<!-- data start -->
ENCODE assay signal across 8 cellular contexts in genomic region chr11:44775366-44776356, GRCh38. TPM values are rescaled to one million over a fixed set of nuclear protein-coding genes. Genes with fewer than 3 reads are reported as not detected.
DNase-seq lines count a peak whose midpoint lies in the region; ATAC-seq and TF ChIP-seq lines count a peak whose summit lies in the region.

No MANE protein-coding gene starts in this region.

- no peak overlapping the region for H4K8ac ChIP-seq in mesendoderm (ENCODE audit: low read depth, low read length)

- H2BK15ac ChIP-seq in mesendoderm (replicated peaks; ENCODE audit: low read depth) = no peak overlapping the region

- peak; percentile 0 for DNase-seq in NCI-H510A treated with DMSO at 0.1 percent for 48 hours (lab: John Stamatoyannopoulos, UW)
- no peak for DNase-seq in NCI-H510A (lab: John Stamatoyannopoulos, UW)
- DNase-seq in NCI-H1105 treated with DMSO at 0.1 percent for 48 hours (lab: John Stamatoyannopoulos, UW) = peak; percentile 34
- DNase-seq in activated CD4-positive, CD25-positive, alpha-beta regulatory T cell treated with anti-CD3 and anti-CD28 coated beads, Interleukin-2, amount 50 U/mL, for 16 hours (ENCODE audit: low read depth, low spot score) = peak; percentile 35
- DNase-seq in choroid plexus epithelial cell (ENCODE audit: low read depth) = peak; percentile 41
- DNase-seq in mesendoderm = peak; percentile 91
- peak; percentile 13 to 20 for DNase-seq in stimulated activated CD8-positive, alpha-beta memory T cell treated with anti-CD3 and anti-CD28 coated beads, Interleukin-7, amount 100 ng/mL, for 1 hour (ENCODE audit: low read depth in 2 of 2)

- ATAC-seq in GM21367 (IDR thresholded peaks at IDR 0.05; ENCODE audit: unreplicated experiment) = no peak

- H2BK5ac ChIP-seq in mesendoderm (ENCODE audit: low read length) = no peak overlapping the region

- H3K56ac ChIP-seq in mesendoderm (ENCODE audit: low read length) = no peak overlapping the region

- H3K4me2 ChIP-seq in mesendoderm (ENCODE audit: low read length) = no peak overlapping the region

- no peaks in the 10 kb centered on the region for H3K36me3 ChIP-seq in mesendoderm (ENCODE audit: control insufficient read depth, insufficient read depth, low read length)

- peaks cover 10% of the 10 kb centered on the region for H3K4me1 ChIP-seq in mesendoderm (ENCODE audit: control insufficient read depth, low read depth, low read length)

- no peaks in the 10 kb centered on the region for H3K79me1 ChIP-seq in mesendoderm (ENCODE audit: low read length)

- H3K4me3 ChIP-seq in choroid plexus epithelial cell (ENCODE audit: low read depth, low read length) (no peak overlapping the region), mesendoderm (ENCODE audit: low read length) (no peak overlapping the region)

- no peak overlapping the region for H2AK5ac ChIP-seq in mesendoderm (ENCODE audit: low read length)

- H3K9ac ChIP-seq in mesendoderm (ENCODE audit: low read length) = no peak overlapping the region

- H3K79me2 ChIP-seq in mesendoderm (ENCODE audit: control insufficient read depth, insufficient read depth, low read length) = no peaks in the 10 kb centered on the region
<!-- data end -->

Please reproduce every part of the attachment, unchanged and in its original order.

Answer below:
ENCODE assay signal across 8 cellular contexts in genomic region chr11:44775366-44776356, GRCh38. TPM values are rescaled to one million over a fixed set of nuclear protein-coding genes. Genes with fewer than 3 reads are reported as not detected.
DNase-seq lines count a peak whose midpoint lies in the region; ATAC-seq and TF ChIP-seq lines count a peak whose summit lies in the region.

No MANE protein-coding gene starts in this region.

- no peak overlapping the region for H4K8ac ChIP-seq in mesendoderm (ENCODE audit: low read depth, low read length)

- H2BK15ac ChIP-seq in mesendoderm (replicated peaks; ENCODE audit: low read depth) = no peak overlapping the region

- peak; percentile 0 for DNase-seq in NCI-H510A treated with DMSO at 0.1 percent for 48 hours (lab: John Stamatoyannopoulos, UW)
- no peak for DNase-seq in NCI-H510A (lab: John Stamatoyannopoulos, UW)
- DNase-seq in NCI-H1105 treated with DMSO at 0.1 percent for 48 hours (lab: John Stamatoyannopoulos, UW) = peak; percentile 34
- DNase-seq in activated CD4-positive, CD25-positive, alpha-beta regulatory T cell treated with anti-CD3 and anti-CD28 coated beads, Interleukin-2, amount 50 U/mL, for 16 hours (ENCODE audit: low read depth, low spot score) = peak; percentile 35
- DNase-seq in choroid plexus epithelial cell (ENCODE audit: low read depth) = peak; percentile 41
- DNase-seq in mesendoderm = peak; percentile 91
- peak; percentile 13 to 20 for DNase-seq in stimulated activated CD8-positive, alpha-beta memory T cell treated with anti-CD3 and anti-CD28 coated beads, Interleukin-7, amount 100 ng/mL, for 1 hour (ENCODE audit: low read depth in 2 of 2)

- ATAC-seq in GM21367 (IDR thresholded peaks at IDR 0.05; ENCODE audit: unreplicated experiment) = no peak

- H2BK5ac ChIP-seq in mesendoderm (ENCODE audit: low read length) = no peak overlapping the region

- H3K56ac ChIP-seq in mesendoderm (ENCODE audit: low read length) = no peak overlapping the region

- H3K4me2 ChIP-seq in mesendoderm (ENCODE audit: low read length) = no peak overlapping the region

- no peaks in the 10 kb centered on the region for H3K36me3 ChIP-seq in mesendoderm (ENCODE audit: control insufficient read depth, insufficient read depth, low read length)

- peaks cover 10% of the 10 kb centered on the region for H3K4me1 ChIP-seq in mesendoderm (ENCODE audit: control insufficient read depth, low read depth, low read length)

- no peaks in the 10 kb centered on the region for H3K79me1 ChIP-seq in mesendoderm (ENCODE audit: low read length)

- H3K4me3 ChIP-seq in choroid plexus epithelial cell (ENCODE audit: low read depth, low read length) (no peak overlapping the region), mesendoderm (ENCODE audit: low read length) (no peak overlapping the region)

- no peak overlapping the region for H2AK5ac ChIP-seq in mesendoderm (ENCODE audit: low read length)

- H3K9ac ChIP-seq in mesendoderm (ENCODE audit: low read length) = no peak overlapping the region

- H3K79me2 ChIP-seq in mesendoderm (ENCODE audit: control insufficient read depth, insufficient read depth, low read length) = no peaks in the 10 kb centered on the region